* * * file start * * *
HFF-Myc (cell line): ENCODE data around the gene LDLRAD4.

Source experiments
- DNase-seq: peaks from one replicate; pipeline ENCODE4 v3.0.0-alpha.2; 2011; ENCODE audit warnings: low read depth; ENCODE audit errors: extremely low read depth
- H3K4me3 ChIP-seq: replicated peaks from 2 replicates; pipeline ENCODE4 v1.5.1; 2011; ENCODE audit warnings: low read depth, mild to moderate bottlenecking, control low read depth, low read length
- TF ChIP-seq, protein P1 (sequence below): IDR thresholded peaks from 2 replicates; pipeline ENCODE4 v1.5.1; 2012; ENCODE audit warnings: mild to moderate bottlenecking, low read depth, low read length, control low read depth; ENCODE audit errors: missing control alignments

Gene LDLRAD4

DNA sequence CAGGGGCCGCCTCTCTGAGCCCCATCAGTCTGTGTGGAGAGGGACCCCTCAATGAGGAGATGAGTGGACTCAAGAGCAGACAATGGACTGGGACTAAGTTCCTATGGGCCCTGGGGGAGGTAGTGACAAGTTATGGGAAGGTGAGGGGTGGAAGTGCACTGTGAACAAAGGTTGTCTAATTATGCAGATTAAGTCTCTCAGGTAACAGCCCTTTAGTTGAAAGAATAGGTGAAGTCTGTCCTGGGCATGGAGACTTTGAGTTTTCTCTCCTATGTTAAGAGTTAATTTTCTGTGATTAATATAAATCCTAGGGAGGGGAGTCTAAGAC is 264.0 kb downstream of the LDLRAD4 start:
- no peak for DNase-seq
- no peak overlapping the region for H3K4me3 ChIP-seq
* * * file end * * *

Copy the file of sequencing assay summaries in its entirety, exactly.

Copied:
HFF-Myc (cell line): ENCODE data around the gene LDLRAD4.

Source experiments
- DNase-seq: peaks from one replicate; pipeline ENCODE4 v3.0.0-alpha.2; 2011; ENCODE audit warnings: low read depth; ENCODE audit errors: extremely low read depth
- H3K4me3 ChIP-seq: replicated peaks from 2 replicates; pipeline ENCODE4 v1.5.1; 2011; ENCODE audit warnings: low read depth, mild to moderate bottlenecking, control low read depth, low read length
- TF ChIP-seq, protein P1 (sequence below): IDR thresholded peaks from 2 replicates; pipeline ENCODE4 v1.5.1; 2012; ENCODE audit warnings: mild to moderate bottlenecking, low read depth, low read length, control low read depth; ENCODE audit errors: missing control alignments

Gene LDLRAD4

DNA sequence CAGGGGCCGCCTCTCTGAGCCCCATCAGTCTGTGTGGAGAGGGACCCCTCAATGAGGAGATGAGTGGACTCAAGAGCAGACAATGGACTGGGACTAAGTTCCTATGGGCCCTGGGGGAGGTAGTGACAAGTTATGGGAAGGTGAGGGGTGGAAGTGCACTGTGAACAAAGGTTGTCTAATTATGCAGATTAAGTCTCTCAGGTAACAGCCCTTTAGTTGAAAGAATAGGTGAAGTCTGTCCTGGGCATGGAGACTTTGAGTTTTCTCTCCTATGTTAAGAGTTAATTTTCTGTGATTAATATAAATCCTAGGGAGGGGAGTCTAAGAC is 264.0 kb downstream of the LDLRAD4 start:
- no peak for DNase-seq
- no peak overlapping the region for H3K4me3 ChIP-seq